Me and Chairman Mao
  Faster than a speeding bullet!
No, it's not Superman, although you can be forgiven for thinking that, what with the whole "leap tall buildings" yada yada saying. However, I am actually speaking of the Shanghai MagLev (magnetic levitation) train, which I took for the first time yesterday. The huh-what, you say? The MagLev. Basically, it's a train that--you'll never guess--uses magnets. Yes, magnets: some are used to help lift the train up off the tracks, and others are used for the more standard train functions, things like propulsion and braking. In scientific terms, the reduction of friction--the train is floating, remember--allows the train to achieve speeds unattainable by conventional locomotives. In non-scientific terms, the train goes "hella fast."

How fast? Oh, a hair under 270 miles per hour, which means it covers the 30 km (19 mi.) from the MagLev station to the Shanghai Pudong airport in about 8 minutes, and the only reason it doesn't go faster is because the track just isn't that long. Well, not when you're going over 250 MPH, anyway. Not surprisingly, these speeds mean that the Shanghai MagLev is the fastest commercial high-speed railway in the world. It is also, as far as I know, the only commercial MagLev train in existence, although Japan may now have a slower one, and New Mombassa will get one--the Liwitoni MagLev--in about 500 years, apparently. (If you don't get it, just forget about it.)

Anyway, having been on it, I can confirm that it does in fact operate at "hella fast" speeds. Although when you're on the train, you don't really get a sense of how quickly you're moving. At least not until you pass by the other train, which is moving just as fast in the opposite direction and which appears and disappears so quickly that your brain barely has time to even process that the thing momentarily blocking your view was, in fact, the other train. (And actually, it might not be able to process that fact at all, if you didn't already know it was the other train.) It also flies by with a surprisingly loud thumping sound that you can feel as well as hear, something that has too much to do with physics and the properties of sound waves to think about but which is definitely noticeable. Very noticeable. Not that I almost jumped out of my seat in surprise the first time it happened or anything though--that would just be silly. I mean, I totally didn't ...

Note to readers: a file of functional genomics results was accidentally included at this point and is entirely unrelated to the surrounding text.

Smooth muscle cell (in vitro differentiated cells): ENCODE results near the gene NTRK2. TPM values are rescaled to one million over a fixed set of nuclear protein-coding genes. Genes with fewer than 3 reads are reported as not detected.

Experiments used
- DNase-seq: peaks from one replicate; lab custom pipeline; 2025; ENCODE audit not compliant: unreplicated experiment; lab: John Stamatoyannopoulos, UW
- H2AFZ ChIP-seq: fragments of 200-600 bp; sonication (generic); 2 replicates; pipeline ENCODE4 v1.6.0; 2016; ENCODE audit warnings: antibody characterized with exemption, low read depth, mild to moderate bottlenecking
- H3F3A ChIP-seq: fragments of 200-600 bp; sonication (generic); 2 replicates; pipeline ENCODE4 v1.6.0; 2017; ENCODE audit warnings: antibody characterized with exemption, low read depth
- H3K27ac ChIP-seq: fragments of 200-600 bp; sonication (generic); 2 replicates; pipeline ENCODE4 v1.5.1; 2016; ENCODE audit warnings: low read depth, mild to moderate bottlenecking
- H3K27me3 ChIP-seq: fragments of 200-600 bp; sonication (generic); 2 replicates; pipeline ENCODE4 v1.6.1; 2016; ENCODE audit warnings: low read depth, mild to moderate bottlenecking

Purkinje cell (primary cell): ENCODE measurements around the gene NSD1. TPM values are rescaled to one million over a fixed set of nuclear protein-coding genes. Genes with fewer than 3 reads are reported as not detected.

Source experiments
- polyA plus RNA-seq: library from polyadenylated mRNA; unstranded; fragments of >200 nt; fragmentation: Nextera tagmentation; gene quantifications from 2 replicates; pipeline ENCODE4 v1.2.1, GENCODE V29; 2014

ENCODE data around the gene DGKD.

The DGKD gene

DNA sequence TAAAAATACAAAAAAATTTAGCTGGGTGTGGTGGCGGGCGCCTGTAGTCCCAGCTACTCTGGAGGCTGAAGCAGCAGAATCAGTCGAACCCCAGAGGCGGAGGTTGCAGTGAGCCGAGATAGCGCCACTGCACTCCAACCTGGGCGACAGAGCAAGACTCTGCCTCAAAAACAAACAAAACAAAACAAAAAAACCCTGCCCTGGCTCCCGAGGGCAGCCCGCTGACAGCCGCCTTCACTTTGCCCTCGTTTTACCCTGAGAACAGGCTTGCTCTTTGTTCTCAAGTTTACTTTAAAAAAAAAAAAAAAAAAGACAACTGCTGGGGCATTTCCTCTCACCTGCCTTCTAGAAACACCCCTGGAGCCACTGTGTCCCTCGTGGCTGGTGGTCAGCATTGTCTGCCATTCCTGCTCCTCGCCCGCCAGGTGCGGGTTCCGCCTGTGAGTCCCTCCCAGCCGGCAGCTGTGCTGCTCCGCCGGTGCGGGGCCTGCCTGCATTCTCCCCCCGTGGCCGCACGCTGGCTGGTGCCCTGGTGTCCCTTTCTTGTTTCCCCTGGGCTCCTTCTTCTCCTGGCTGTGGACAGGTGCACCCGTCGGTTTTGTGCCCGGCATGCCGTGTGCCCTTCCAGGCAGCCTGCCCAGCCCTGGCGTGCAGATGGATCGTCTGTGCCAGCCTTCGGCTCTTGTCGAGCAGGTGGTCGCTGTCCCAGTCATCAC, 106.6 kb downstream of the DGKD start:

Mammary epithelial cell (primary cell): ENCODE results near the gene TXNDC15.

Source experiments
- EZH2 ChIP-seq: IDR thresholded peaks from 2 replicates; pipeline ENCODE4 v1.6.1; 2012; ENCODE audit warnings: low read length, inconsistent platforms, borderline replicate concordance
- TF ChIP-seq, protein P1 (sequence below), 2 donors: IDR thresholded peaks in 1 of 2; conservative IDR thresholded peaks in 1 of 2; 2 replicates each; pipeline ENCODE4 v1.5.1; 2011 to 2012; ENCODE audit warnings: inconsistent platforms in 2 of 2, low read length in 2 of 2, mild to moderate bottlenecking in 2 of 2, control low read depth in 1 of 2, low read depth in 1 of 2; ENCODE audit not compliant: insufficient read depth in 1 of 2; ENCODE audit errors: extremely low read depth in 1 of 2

Whatever. Moving on here is the MagLev train as it pulls into the station, as well as some Chinese guy who apparently didn't want to be in my picture. The gall.

The train itself, now stopped. Easier to get on that way.

Every car had a display with both a clock and the current speed.

A few minutes later--I took the picture above before we started moving--and we're at 201 KPH (125 MPH). The most amazing thing at this point was how smooth the ride is: if you closed your eyes, you wouldn't know you were moving at all.

Fifty seconds later, and we're at 309 KPH (192 MPH). At this point, the ride got a little bumpy. Not as bumpy as a standard train, but still noticeable.

Here we are at 400 KPH (248 MPH) roughly 40 seconds later.

Just after that, we achieved maximum cruising speed: 431 KPH, or 268 MPH.

From there, we stayed at 431 for ten or twenty seconds, at which point we started decelerating so as to not ram through the station like ... wait for it ... a runaway train! Then we got on the train going the opposite direction and experienced the same thing again as we went back toward home. Naturally, I did not jump out of my seat again as we zipped past the other train ...
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